It’s Chinese New Year this Friday and, if you weren’t already aware, this will be the year of the horse. But what does that mean for you? And if you love a good excuse to celebrate what can you do to join in the festivities of this fun and vibrant occasion?
The Chinese calendar is based on the lunar year (you may hear it referred to as the ‘Lunar New Year’), so the date of Chinese New Year changes every year. It follows a 12-year pattern with each year named after an animal.
One legend to explain this is that Buddha invited all the animals to meet him on Chinese New Year, yet only 12 showed up. In honour of them, Buddha named a year after each animal in the order that they arrived: the Rat, Ox, Tiger, Rabbit, Dragon, Snake, Horse, Goat (or Sheep), Monkey, Rooster, Dog and Pig. Buddha declared that anyone born in each animal’s year would inherit aspects of that animal’s nature.
Image source: krisphan on flickr
A horse year is considered to be fortunate and filled with luck and 2014 is predicted to be a time of adventure and travel. But what is this horse year predicted to hold for you and your zodiac sign, will it be a lucky one? Take a look here.
You may already be aware of your Chinese zodiac sign (a sheep/goat signing in here) but did you know you also have a more specific element to your sign? Apparently, yours truly is made of metal (hmm) but there are also wood, fire, earth and water elements which will affect your sign, allowing for more detailed readings and predictions. (We found a handy calculator here and some great readings from futurescopes.com).
Any little horses born this year will be of the wooden variety.
This cool guy is a neigggghbour (sorry) of ours at Smedson HQ. We hope the year of the horse is good to him.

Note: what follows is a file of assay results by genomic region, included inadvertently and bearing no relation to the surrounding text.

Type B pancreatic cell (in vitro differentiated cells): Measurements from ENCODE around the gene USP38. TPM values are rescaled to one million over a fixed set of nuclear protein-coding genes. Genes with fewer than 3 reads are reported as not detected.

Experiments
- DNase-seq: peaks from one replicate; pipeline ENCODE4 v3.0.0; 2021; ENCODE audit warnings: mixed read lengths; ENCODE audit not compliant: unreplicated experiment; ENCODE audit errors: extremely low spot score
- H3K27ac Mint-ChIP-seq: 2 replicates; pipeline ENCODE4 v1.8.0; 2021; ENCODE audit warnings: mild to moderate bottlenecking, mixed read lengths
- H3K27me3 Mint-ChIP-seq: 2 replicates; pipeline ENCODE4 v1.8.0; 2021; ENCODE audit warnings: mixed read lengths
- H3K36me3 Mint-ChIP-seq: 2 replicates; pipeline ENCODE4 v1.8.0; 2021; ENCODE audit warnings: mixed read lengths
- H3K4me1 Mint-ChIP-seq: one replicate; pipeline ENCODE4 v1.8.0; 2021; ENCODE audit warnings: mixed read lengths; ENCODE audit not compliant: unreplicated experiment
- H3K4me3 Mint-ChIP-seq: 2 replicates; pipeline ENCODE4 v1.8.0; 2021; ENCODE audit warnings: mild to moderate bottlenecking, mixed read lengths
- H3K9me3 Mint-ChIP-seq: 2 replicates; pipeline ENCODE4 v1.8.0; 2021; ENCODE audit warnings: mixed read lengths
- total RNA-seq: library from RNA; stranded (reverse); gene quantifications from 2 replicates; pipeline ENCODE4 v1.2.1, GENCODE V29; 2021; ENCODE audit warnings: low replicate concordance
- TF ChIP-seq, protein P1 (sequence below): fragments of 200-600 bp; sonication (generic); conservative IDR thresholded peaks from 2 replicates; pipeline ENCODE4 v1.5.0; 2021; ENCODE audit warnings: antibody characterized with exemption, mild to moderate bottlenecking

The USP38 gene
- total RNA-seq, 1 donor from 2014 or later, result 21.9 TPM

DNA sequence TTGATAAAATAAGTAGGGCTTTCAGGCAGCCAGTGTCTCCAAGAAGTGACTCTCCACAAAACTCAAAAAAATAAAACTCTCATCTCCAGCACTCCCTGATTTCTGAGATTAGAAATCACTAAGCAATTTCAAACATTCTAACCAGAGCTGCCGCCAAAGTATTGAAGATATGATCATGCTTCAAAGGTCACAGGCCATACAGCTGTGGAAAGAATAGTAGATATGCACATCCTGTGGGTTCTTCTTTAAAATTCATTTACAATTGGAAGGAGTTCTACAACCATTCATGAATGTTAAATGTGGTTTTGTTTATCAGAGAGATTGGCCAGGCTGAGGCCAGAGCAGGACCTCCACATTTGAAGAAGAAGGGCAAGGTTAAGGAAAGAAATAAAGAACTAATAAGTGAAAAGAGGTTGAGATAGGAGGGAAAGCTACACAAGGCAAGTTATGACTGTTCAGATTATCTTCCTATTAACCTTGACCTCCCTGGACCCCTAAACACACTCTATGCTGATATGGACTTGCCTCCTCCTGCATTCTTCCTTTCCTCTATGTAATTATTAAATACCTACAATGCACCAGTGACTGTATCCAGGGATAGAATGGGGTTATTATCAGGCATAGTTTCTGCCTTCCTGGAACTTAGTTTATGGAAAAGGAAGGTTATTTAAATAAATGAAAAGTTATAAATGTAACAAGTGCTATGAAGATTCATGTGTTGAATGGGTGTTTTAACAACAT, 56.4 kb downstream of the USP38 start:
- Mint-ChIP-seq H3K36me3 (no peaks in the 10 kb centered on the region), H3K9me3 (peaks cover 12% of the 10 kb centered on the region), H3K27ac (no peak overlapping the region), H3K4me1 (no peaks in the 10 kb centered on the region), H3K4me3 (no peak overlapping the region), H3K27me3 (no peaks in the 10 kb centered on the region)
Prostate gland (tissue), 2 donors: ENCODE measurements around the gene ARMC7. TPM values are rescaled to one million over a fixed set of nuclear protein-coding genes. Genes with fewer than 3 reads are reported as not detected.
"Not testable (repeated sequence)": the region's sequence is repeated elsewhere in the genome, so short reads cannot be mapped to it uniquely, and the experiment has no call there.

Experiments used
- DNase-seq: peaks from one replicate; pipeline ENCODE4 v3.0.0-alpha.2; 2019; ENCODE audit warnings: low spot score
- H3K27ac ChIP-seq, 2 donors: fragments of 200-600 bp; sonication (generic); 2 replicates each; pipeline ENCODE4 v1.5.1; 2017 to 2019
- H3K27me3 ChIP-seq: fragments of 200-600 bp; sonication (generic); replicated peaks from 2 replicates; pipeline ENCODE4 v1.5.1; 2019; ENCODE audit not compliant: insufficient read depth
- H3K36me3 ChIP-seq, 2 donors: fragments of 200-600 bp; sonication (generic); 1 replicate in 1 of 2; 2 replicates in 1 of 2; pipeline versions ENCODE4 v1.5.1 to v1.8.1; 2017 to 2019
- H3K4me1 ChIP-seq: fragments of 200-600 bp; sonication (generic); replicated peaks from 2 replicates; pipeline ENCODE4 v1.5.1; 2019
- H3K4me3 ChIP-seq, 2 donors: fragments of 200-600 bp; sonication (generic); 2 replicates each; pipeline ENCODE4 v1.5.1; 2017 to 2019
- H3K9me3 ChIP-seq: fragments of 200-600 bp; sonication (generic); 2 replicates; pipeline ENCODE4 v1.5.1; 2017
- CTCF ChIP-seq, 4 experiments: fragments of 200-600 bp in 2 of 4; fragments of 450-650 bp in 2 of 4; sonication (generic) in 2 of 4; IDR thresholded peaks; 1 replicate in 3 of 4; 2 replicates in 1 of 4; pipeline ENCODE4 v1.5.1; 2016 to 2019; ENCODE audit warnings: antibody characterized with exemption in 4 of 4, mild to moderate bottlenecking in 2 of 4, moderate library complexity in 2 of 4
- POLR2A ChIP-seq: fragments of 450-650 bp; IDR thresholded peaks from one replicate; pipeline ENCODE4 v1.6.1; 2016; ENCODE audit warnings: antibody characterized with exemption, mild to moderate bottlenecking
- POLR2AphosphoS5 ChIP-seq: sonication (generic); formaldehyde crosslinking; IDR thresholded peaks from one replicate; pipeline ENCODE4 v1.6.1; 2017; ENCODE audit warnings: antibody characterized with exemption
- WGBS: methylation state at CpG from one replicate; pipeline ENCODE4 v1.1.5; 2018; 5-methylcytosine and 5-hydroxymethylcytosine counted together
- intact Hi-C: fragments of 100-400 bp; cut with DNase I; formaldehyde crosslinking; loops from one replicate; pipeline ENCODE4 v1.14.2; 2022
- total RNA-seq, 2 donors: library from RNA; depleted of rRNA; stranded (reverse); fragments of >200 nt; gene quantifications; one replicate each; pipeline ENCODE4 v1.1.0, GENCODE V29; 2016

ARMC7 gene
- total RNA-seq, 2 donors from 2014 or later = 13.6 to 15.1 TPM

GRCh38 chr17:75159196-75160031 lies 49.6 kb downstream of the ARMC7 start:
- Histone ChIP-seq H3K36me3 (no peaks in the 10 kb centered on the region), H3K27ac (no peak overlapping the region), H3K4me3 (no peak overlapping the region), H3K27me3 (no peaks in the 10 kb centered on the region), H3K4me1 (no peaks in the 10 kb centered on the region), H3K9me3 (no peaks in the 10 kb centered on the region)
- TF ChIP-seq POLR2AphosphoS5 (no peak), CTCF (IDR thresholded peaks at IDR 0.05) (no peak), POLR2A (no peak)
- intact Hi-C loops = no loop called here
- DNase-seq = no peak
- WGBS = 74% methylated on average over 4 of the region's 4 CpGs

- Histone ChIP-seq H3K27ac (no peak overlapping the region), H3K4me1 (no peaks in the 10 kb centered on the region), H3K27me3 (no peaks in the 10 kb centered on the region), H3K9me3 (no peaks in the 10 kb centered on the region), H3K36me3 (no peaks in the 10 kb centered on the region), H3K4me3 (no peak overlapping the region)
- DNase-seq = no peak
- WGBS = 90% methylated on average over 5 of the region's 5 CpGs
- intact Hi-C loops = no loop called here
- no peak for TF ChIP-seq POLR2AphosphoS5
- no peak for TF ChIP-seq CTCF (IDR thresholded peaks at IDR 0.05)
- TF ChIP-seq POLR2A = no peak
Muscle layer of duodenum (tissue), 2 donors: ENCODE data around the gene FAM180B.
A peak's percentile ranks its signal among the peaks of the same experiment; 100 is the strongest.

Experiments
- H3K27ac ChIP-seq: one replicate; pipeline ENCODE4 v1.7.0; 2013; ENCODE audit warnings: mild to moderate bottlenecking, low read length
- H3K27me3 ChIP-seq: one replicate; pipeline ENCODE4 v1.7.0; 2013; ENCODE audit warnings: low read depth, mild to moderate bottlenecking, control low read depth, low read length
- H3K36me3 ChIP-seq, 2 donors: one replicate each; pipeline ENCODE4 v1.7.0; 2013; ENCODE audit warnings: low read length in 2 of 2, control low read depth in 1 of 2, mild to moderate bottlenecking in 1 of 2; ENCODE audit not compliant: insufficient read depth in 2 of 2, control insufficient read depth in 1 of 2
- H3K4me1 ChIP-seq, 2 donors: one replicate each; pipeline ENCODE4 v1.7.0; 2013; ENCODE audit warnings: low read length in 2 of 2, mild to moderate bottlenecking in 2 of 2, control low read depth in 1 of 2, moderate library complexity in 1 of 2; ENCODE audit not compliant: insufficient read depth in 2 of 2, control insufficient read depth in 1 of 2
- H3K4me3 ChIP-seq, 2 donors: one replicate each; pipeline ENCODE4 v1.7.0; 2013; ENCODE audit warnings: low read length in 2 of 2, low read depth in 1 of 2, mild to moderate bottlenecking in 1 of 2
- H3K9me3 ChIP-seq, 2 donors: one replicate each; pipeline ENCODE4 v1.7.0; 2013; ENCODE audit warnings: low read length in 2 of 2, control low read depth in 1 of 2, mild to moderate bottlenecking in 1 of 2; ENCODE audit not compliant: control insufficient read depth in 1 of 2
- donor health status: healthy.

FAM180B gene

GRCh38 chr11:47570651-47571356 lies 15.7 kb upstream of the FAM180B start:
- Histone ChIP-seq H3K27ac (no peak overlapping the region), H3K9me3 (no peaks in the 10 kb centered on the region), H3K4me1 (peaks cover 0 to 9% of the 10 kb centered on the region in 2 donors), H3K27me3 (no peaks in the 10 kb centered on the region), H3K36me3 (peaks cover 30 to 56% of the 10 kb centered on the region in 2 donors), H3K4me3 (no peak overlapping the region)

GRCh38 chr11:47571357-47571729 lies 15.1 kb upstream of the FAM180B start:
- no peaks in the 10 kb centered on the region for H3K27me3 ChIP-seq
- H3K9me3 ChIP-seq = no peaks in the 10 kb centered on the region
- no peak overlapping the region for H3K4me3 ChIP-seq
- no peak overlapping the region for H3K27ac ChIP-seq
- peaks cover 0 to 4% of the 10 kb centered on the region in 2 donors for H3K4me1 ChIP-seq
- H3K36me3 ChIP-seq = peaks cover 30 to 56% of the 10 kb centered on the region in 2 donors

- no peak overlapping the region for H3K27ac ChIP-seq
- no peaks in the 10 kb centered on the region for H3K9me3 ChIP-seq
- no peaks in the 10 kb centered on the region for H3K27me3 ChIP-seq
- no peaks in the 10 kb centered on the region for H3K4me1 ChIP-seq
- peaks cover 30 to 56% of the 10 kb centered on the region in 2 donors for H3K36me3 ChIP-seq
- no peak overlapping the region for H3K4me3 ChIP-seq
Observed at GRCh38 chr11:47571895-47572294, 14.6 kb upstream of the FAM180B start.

You can call yourself a horse if you were born on any of these dates:
3rd Feb 1954 – 32rd Jan 1955
21st Jan 1966 – 8th Feb 1967
7th Feb 1978 – 27th Jan 1979
27th Jan 1990 – 14th Feb 1991
12th Feb 2002 – 31st Jan 2003
Horses are known to be independent, popular, hardworking, and energetic. They can’t sit still and don’t like to be tied down. But they are also famously stubborn.
Lucky colours: brown, yellow, purple
Lucky numbers: 2, 3, 7
Best Zodiac match: tiger*, sheep, dog
Famous horses include: Chopin, Aretha Franklin, Sir Isaac Newton, Barbara Streisand, Harrison Ford, Jackie Chan, Oprah Winfrey, Emma Watson.
Image source: thepioneerwoman.com
Traditionally at New Year families feast on meat, fish, dumplings, vegetables and citrus fruits. These are all symbols of luck and good fortune. The amount of food prepared and enjoyed during Chinese New Year is tremendous, and symbolises abundance and wealth for the family.
If you’re thinking of having your own Chinese New Year feast, we have some great quality cooking equipment that will do the trick!
Our Berndes Perfect Balance Induction Wok
Our Berndes Titanium Wok (comes with Glass Lid and Accessories)
*NB: we do not recommend matching real horses and tigers together. That probably wouldn’t go so well.
We’ve put a few Pins together for vibrant, festive party ideas.
Look out for more themed ideas and recipes coming up on our Facebook and Twitter.